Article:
Description Usage Arguments Details Value Author(s) See Also Examples
View source: R/PerformEquating.R
This functions allows to equate parameter estimates across different cultural, linguistic or environmental contexts, providing coefficients to report item and raw score parameters on the same metric for crosscontext comparisons.
1  PerformEquating(listcountry, tol, tol2, mincommon, step)

listcountry 
A list of 
tol 
Tolerance from the second iteration step on. After the first iteration,
a difference of 
tol2 
Initial tolerance. At the first iteration step, items are considered common if their item severity differ of 
mincommon 
Number of minimum common items. In a specific country, if the number of common items is less than 
step 
Speed of decreasing of the algorithm tolerance. After the first iteration, 
This function allows to define a common reference scale across different context (depending on, for instance, the different environment, country, language the scale has been administered). In this document, such differences are refered to as country effects, but they have in fact a broader, contextrelated, meaning. In each country, common and unique item are defined based on the logitdifference with the standard, and such standard is defined based only on the common items. Because of the link between the definition of common items and the standard reference scale, the algorithm needs to start with a very permissive tolerance, and gradually decrease this tolerance during the subsequent iterations.
Let us indicate with n the number of countries, k the number of items and b_{ij} the estimated item parameter for country i = 1, …, n and item j = 1, …, k. The vector b_i includes all the estimated item parameters for country i, while the vector b_j contains the estimated parameter for item j in all countries. By construction, b_i are zerocentered (we will indicate this property as μ_i = 0), but they can have arbitrary standard deviation (σ_i). σ_i is related to the scale discrimination power and reliability, but it also reflects a countryspecific, and therefore not comparable, metric.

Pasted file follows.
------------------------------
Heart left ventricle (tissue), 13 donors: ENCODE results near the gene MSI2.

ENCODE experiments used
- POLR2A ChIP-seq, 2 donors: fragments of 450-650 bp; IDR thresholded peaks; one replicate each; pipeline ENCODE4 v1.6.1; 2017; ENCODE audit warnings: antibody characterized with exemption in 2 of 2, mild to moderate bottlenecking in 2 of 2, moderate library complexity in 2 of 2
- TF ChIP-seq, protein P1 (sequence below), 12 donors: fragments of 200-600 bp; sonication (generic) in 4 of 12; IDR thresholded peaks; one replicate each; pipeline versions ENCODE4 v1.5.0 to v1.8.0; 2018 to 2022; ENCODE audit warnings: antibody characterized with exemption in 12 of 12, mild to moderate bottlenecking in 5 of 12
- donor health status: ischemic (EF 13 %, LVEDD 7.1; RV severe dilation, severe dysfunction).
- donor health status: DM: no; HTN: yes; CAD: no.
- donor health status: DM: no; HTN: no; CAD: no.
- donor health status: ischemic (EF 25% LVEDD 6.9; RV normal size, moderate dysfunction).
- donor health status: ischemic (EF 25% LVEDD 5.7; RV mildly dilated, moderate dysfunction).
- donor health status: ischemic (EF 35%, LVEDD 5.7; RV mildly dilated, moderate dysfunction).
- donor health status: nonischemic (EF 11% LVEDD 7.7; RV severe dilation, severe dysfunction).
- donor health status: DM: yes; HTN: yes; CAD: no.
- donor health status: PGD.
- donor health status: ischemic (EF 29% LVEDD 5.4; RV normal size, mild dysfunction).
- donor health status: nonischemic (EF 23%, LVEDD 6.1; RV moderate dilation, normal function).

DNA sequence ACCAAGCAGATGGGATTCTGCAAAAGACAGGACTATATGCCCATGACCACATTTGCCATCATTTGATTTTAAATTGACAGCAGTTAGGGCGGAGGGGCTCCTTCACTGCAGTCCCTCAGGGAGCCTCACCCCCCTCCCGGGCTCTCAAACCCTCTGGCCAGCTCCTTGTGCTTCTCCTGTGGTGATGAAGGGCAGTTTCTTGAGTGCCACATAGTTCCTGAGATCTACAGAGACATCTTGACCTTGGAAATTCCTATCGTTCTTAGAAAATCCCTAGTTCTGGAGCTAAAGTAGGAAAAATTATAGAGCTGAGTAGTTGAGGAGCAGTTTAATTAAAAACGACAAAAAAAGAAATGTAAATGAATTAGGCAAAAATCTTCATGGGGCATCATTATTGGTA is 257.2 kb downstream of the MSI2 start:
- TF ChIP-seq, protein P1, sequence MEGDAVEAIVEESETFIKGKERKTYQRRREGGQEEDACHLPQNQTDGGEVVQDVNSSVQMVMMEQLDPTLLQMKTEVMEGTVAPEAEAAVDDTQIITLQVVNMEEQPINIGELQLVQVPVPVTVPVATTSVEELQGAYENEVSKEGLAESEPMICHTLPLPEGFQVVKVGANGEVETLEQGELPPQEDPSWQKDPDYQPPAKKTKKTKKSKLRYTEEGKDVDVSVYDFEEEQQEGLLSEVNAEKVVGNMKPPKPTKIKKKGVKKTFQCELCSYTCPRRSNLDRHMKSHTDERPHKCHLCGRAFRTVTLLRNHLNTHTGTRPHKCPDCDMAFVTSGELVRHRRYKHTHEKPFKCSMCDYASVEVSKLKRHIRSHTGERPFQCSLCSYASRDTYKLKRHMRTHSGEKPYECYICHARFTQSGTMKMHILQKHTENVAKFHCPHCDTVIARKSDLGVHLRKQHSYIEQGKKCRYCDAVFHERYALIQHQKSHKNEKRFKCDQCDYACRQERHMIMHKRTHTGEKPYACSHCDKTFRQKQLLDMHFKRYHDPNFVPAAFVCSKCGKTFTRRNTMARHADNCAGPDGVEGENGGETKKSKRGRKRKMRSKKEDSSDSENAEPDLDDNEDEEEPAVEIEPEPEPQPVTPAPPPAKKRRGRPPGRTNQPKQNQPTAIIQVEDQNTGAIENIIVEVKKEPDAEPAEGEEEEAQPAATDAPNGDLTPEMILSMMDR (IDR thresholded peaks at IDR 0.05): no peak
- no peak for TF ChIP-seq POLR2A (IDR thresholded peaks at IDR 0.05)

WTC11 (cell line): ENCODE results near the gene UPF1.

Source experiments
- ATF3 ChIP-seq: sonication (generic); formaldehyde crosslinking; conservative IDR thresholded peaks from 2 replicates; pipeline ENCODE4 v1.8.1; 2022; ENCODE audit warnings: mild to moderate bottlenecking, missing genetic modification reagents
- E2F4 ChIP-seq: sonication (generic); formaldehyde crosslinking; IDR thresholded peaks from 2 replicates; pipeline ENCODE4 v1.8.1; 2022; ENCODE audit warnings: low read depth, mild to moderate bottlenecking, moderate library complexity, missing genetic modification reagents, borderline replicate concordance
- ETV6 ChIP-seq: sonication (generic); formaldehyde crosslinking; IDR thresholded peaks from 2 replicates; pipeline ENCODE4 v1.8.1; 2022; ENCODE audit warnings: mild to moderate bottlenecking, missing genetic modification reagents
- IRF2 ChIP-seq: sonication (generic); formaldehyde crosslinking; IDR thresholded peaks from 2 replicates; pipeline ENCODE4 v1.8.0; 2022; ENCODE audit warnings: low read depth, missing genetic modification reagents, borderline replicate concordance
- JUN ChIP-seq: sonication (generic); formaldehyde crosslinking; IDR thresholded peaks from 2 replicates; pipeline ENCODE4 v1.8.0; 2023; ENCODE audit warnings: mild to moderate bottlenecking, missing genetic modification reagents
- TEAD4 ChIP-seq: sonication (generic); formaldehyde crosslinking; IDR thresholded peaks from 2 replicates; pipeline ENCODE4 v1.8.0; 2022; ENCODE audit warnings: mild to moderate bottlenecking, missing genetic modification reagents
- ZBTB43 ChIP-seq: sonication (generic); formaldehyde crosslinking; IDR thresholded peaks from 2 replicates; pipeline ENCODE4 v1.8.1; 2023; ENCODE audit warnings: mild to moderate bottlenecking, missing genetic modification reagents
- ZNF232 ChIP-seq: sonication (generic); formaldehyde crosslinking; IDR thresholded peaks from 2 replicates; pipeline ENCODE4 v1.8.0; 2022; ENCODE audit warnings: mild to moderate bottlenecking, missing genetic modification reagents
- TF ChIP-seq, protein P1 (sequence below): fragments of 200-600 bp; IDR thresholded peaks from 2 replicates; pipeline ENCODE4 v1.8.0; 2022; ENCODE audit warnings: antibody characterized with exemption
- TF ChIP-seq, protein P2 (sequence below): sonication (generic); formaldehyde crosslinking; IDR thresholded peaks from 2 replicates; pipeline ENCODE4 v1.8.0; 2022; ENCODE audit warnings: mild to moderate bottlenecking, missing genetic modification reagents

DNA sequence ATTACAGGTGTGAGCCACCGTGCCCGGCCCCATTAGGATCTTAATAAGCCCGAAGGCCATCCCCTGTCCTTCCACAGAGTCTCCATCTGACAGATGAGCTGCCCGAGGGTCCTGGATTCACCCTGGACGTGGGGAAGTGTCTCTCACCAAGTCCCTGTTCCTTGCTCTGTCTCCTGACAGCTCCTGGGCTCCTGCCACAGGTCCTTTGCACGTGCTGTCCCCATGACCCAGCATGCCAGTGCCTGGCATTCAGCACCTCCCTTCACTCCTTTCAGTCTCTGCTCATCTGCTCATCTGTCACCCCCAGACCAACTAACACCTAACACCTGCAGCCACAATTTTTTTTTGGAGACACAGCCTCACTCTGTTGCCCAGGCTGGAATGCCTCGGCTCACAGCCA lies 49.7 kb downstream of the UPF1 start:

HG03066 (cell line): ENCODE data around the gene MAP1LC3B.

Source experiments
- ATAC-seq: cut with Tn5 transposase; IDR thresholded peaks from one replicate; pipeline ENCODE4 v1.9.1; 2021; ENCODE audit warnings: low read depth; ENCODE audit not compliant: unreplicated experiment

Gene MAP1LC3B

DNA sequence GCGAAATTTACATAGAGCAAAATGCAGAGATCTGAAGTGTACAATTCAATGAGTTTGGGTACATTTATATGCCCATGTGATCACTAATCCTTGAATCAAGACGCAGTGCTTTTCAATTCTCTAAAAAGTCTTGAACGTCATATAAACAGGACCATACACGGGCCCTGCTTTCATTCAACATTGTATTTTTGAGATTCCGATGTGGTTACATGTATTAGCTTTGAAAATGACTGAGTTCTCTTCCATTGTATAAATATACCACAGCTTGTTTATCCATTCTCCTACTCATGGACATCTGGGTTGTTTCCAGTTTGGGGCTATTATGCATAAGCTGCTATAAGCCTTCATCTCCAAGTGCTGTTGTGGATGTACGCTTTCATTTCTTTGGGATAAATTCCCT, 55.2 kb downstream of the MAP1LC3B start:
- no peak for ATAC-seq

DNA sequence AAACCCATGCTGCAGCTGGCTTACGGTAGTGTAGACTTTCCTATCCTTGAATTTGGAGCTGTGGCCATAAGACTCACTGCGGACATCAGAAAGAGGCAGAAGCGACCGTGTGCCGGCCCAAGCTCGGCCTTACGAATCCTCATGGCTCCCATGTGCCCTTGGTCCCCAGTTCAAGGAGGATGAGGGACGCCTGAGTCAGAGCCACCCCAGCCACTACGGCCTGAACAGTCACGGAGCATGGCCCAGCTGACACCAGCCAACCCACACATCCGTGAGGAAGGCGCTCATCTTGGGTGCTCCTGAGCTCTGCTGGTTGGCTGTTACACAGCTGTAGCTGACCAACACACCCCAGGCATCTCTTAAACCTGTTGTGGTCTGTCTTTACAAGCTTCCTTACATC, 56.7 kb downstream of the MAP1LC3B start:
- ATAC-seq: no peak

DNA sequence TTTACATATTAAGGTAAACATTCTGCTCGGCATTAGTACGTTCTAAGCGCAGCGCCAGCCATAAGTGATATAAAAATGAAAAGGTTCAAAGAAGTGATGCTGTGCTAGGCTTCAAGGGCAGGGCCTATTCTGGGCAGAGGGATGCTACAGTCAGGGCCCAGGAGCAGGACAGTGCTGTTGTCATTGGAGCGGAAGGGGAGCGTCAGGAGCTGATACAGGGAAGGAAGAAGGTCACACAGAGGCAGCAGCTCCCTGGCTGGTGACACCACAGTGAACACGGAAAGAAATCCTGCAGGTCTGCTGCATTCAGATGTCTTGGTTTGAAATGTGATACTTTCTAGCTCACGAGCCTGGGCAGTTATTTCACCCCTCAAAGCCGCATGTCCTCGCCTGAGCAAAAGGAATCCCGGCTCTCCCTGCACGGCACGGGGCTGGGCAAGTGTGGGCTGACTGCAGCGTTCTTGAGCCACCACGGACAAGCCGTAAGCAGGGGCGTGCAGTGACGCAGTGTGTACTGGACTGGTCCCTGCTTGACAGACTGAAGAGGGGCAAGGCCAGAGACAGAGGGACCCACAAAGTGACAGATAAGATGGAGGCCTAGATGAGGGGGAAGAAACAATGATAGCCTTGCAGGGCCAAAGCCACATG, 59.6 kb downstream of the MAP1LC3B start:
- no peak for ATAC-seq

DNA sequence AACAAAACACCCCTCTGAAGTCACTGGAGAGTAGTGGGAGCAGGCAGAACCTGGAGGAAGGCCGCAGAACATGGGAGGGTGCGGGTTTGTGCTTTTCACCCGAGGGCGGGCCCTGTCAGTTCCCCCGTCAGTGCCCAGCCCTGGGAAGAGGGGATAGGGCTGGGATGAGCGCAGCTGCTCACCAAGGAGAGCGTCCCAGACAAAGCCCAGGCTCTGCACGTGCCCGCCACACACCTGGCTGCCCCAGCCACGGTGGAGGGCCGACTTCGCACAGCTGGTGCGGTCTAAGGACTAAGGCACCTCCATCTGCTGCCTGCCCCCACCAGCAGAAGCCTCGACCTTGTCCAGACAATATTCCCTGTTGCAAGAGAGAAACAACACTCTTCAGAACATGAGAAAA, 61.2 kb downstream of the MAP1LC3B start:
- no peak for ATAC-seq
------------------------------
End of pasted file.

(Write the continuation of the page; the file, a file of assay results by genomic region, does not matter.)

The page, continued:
The equating algortithm is breafly described below.
EQUATING ALGORITHM
Set the iteration counter it = 1
Report the countryspecific item parameters on the same metric, i.e. having the same mean and standard deviation. Standardized, countryspecific, item parameters (indicated, from here on, as country std.sev.) are obtained by dividing them by their standard deviation σ_i.
Assuming that all items are common, define the global reference standard (from here on, ref.sev.) as median of severity parameters across countries.
For each country, calculate the absolute difference between the standardized parameter, and the reference standard (d_i = (d_i1, ..., d_ik)), and define the set of unique and common items for country i as U_i = {j: d_ij > tol2
}, and C_i = {j: d_ij < tol2
}.
Define discr = 1+tol
WHILE discr > tol
The new metric is defined based on common items in each country, leading to the computation of expansion coefficients α_i and β_i:
β_i = sd(comm.ref.sev.)/sd(comm.country.std.sev.),
and
α_i = mean(comm.ref.sev.) β_i * mean(comm.country.std.sev.)
Here, comm. stands for common that reference and country severities are considered only for items defined as common. Therefore, for each country, the new metric is defined in terms of mean and standard deviation of the set of common items.
The countryspecific parameters are rescaled and recentered based on the expansion coefficients as follows:
new country std.sev. = α_i + β_i * old country std.sev.
Calculate the new reference standard (new ref.sev.) based on the median of the new country std. sev. (based only on common items). Based on the new reference standard, the new parameter difference (d_i), and the new set of unique (U_i) and common (C_i) items is defined.